Like the Gentiles of the first century, we have pushed this group of image-bearers to the very edge of our churches. We welcome them with arms that at first seem to be open, but in reality are only outstretched to keep them at a distance.
We have taken the sacred scriptures, which were always intended to give light to the darkest parts of our world, and used them as instruments to rebuild the Temple of Herod with our own veil of contempt.
Church, it’s time to tear the veil.
This blog post has been on my heart for the past ten months. It’s one that I’ve tried to write several times to no avail. I just haven’t had the words to express the heartbreak that I experienced last year in March, just before the Covid pandemic hit.
A bit of background. I’ve been a part of the same church denomination for my whole life. My family has been an active part of this church stretching back five generations. I fell in love with it, with its message, with its mission. Over the last 28 years, I invested deeply into this church, building relationships with people around the country and around the world. Taking part in ministry in Oklahoma, in Illinois, in Ecuador, in Cote d’Ivoire. I was fully prepared to devote the rest of my life to global missions within this movement. But last year, I smacked face first into the age-old veil.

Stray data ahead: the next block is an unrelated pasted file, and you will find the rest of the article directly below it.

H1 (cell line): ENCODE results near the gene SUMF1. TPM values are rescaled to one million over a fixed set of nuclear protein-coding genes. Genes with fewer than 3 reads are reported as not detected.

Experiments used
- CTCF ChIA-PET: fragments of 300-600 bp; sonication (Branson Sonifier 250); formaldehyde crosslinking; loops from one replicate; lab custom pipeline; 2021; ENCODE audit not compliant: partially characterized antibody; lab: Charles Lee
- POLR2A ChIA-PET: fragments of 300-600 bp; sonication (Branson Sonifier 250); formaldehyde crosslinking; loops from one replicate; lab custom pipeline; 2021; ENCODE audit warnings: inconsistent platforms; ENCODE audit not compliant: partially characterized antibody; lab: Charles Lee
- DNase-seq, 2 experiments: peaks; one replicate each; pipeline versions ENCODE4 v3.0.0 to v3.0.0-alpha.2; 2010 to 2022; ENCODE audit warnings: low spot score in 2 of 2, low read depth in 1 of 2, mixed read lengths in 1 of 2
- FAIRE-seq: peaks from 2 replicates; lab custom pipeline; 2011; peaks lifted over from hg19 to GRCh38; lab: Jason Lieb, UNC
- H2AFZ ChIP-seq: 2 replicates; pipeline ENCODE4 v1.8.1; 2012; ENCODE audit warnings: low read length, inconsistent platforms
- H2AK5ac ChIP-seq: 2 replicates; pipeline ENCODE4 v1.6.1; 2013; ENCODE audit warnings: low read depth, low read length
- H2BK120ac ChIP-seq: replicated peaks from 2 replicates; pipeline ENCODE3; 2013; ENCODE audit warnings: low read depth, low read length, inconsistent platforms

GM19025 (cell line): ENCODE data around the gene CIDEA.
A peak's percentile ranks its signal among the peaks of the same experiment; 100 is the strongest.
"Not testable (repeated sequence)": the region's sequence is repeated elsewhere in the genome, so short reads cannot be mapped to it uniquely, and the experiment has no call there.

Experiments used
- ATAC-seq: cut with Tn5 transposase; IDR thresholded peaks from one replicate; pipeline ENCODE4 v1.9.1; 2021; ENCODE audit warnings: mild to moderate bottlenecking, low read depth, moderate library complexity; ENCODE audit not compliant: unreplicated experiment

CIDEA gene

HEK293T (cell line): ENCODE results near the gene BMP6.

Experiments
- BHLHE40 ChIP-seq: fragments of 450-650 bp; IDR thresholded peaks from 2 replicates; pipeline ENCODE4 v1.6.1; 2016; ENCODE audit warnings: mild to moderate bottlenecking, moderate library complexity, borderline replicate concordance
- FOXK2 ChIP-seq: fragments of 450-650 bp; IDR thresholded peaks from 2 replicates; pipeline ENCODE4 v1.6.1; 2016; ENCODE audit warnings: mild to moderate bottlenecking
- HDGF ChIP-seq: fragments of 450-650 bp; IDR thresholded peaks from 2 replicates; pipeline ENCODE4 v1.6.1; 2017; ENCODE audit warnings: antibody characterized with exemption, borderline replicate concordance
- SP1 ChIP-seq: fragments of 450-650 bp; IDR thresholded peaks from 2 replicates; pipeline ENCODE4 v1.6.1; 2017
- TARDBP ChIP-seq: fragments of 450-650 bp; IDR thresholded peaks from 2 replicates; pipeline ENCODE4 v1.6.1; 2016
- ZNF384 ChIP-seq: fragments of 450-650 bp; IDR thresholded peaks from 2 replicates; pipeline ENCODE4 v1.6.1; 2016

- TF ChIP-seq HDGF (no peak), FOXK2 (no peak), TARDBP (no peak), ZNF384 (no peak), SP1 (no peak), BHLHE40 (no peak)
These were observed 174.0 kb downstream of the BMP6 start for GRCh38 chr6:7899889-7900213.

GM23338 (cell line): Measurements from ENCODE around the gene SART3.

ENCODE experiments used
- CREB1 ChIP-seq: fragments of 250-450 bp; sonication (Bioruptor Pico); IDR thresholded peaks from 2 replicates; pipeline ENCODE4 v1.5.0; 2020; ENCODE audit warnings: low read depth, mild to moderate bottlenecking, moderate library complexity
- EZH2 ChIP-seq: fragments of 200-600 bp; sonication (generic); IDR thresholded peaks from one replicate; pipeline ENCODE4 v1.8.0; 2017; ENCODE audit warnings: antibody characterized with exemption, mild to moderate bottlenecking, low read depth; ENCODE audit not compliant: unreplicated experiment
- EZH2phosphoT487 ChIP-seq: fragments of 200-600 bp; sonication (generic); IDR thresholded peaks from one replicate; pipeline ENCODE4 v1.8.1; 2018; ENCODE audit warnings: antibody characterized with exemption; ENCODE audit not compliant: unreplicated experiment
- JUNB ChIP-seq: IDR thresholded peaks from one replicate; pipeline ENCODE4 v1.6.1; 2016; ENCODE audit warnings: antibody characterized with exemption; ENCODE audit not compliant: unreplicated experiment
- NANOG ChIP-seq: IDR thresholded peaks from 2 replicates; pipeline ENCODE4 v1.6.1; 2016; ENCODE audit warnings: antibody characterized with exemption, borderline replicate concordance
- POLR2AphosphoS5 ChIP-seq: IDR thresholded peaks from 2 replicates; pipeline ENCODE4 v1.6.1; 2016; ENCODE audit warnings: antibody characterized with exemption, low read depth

Within the last few years, I felt like it was time to start seeking formal ministry credentials with the church. The culmination of a trajectory I’d been riding for two decades. I was approved, assigned a cluster group, met the other men that I’d be growing alongside for the next three years as we all pursued our credentials together.
But then after my first module in the program, I had to have an interview with the Oklahoma credentialing board before I could go through to the first round of licensing.
I’ve dwelt on this for almost a year now, so I don’t want to dwell on it much longer. In short, I was unwilling to condemn the LGBTQ+ community. I couldn’t in good conscious call homosexuality a sin. I confessed my beliefs that we ought to accept queer Christians into all aspects of church, including worship, fellowship, and ministry.
The veil was not torn that day. I was taken out of the credentialing process and was encouraged to seek a different church that was more open to my “progressive tendencies.”
I’m an emotional person, but I’m not a huge crier. I can count on one hand the amount of times I’ve cried in the last five years. But that night when I got off the phone with the credentialing board was one of those times.
Actually it would take two hands, because I just remembered I also cried during the movie A Dog’s Purpose. Add This is Us to that list. Still two hands though.